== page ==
Our data suggest that the disposition of each antenna is important as an obstacle is approached. In the present experiments, the time resolution of our video system was not fast enough to map the trajectory of each mobile antenna throughout a behavioral response. It will be important in future studies to precisely describe the dynamics of the antennae to fully define the logic of antennal control of collision avoidance and to rule out simple physical and biomechanical factors in producing changes in running trajectory versus active involvement of antennal mechanosensation. Parallel neurophysiological studies also will be required.

Finally, we are unsure if there is a smooth transition from running to avoidance that is mediated by antennal signals in a simple way. Given the rate at which we sampled behavior, it is always possible that there are changes in velocity or even short pauses occurring that we did not detect. Higher sampling rates for behavior should be able to dissect the run and interaction with various obstacle at a millisecond-by-millisecond level.

Obstacle avoidance in relation to other behaviors

One behavior that has some similarities with the obstacle avoidance studied here is wall following. This is an antennal-mediated behavior and appears to depend on bending of the distal flagellum (Camhi and Johnson, 1999; Cowen et al., 2006). Indeed, because cockroaches make small turns to follow contours of a vertical surface, wall following may overlap with at least one of the obstacle-avoidance tests used here – the response to an oblique obstacle. The tendency of cockroaches to successfully run around the edge of a barrier, and especially when it was at an obtuse angle with respect to run direction (see Fig. 7) suggests that there is an area where obstacle avoidance is not very different from wall following. This is an example of a situation in which mapping antennal movements with precision and being able to visualize antennal impacts may prove helpful. It could allow us to determine where steering along an uneven wall ends (perhaps relying mostly on the outer antenna), and where obstacle avoidance begins (perhaps requiring stimulation of the inner antenna).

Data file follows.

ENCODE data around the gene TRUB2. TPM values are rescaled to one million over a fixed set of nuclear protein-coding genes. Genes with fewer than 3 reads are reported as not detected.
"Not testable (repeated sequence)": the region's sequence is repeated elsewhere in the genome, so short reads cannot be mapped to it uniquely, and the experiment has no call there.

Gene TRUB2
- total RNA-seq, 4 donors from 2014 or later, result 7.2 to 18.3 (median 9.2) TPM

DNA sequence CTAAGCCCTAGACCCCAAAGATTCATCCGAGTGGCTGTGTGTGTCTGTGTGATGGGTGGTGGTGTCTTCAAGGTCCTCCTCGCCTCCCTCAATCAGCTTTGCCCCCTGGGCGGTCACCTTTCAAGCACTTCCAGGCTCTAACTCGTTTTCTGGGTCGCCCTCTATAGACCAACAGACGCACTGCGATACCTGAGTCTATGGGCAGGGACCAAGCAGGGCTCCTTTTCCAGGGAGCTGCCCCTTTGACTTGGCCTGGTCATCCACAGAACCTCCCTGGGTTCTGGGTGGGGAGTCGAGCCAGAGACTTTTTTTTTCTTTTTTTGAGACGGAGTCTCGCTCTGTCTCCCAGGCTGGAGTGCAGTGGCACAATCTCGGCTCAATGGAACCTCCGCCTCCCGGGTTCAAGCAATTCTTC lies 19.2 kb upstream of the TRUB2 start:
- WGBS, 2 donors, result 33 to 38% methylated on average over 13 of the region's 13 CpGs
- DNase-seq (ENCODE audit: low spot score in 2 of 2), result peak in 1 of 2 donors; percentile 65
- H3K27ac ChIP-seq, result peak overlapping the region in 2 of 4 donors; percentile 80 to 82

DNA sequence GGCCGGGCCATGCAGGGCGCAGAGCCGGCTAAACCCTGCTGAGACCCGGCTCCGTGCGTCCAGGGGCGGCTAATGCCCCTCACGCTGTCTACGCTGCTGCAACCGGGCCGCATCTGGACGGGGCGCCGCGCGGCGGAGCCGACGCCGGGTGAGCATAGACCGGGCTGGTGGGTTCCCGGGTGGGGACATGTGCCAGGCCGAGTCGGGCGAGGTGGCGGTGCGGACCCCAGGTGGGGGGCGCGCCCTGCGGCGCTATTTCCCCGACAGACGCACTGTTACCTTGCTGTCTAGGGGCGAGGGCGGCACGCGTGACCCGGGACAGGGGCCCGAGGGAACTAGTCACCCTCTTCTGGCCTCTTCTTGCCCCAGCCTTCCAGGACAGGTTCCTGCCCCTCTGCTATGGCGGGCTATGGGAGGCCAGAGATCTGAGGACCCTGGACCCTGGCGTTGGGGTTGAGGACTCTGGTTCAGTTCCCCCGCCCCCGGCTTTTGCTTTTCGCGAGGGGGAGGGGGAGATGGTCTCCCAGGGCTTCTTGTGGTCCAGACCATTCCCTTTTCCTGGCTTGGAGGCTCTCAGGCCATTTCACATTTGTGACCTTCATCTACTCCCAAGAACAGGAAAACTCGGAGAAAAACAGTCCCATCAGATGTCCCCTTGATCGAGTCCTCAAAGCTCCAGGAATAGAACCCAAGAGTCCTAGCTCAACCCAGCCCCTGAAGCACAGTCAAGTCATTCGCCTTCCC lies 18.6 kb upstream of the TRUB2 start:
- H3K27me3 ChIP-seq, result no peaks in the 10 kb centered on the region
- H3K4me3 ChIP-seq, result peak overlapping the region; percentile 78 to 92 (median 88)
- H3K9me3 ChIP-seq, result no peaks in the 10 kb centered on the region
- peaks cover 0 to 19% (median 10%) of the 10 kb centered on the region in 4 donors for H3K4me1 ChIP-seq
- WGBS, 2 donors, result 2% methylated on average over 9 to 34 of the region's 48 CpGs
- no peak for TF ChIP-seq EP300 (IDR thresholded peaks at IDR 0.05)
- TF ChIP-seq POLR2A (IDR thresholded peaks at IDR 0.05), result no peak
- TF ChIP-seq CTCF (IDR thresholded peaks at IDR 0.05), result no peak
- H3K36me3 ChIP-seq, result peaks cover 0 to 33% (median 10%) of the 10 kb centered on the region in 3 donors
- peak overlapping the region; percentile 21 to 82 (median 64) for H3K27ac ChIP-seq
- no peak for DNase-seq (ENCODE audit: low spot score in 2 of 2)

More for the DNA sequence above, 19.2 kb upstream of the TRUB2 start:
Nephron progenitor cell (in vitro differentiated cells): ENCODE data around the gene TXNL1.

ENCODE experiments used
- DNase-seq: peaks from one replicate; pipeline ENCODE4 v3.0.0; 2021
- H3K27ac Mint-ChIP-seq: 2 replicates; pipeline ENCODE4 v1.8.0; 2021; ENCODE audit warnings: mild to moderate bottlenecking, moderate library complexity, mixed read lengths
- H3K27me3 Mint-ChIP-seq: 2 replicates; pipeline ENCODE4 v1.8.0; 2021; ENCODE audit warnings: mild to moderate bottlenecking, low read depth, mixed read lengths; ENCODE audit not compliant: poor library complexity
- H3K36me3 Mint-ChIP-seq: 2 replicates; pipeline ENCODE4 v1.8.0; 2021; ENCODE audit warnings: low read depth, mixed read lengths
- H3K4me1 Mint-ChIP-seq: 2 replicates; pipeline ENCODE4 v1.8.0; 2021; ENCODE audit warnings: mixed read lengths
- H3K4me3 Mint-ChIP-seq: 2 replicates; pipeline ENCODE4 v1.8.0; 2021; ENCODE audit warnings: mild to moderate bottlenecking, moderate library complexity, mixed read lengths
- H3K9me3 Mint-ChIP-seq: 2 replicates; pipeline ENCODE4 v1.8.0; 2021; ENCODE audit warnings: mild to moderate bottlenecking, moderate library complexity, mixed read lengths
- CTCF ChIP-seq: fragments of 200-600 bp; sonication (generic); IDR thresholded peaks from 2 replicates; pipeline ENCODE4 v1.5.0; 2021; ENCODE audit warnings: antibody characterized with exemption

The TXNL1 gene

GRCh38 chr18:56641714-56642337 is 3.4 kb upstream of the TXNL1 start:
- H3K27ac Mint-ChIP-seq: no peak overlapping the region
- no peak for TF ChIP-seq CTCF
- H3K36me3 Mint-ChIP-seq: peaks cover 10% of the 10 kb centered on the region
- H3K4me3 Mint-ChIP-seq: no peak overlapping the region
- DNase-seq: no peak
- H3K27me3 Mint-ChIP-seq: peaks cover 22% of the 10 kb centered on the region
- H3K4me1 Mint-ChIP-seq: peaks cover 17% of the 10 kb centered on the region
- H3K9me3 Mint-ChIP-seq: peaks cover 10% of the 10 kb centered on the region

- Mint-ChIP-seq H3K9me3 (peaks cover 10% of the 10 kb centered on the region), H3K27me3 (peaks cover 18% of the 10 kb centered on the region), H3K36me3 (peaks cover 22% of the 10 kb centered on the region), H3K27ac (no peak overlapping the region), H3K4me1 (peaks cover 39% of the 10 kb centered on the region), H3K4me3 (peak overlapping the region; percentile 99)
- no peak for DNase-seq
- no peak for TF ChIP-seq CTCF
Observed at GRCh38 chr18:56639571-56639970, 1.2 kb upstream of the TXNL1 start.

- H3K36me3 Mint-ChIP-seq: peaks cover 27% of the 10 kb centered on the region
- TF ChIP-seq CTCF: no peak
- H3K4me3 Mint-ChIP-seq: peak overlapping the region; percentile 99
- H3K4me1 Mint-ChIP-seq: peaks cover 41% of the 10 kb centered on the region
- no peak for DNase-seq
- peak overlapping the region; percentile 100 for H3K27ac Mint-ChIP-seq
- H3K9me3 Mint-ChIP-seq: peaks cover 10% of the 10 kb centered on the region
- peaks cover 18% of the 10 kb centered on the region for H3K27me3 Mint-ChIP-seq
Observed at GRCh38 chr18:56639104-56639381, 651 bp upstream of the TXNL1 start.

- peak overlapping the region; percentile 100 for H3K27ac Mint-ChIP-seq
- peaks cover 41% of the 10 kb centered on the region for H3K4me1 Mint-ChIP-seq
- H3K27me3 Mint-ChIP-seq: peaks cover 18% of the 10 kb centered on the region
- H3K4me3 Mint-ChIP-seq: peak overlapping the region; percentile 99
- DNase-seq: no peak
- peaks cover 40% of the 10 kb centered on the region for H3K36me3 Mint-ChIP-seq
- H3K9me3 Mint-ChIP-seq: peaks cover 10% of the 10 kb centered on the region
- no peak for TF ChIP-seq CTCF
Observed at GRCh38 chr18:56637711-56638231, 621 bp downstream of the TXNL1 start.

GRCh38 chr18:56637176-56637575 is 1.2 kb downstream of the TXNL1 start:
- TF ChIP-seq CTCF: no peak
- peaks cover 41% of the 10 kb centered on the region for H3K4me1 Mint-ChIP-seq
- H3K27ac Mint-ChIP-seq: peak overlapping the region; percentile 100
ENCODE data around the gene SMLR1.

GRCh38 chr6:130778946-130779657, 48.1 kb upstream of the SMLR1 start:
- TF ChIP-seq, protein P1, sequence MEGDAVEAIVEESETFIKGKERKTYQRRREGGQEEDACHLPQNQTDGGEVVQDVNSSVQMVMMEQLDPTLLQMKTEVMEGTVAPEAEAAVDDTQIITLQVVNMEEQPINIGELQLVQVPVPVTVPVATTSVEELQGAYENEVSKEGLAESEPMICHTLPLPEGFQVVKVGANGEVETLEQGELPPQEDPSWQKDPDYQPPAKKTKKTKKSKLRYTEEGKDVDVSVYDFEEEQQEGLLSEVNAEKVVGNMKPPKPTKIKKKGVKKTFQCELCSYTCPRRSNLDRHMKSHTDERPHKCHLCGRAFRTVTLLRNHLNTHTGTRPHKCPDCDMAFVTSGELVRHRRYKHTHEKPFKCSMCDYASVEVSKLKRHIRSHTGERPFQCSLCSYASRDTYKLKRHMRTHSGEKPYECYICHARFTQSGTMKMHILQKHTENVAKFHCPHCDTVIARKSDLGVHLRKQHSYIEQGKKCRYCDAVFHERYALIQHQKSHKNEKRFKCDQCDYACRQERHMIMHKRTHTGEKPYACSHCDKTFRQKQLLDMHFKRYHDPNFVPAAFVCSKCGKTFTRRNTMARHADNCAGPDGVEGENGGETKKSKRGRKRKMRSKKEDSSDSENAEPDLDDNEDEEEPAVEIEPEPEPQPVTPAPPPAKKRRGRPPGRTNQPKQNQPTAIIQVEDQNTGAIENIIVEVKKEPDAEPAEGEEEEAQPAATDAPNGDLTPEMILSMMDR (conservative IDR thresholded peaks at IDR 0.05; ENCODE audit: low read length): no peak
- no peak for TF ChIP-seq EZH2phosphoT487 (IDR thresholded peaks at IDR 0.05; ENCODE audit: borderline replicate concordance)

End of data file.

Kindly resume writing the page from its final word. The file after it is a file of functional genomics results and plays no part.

The most noteworthy general point from these experiments is the complexity of the behavioral constellation of obstacle avoidance responses that are integrated with running. There are multiple types of avoidance responses, their control is determined at short latencies, and a host of sensory and motor details seem designed to work together to make running sensitive to obstacles that may unpredictably appear during evasion or other high-speed runs. Understanding the evolution of evasive running will need to consider design features of multiple sensory and motor circuits.


  • Present address: Division of Biological Sciences, University of Montana, Missoula, MT 59812, USA

  • This research was supported by grant no. 04-22883 from the National Science Foundation. We thank Yoshiya Baba for invaluable assistance with the collection of data. Two anonymous reviewers provided comments that have substantially improved the manuscript.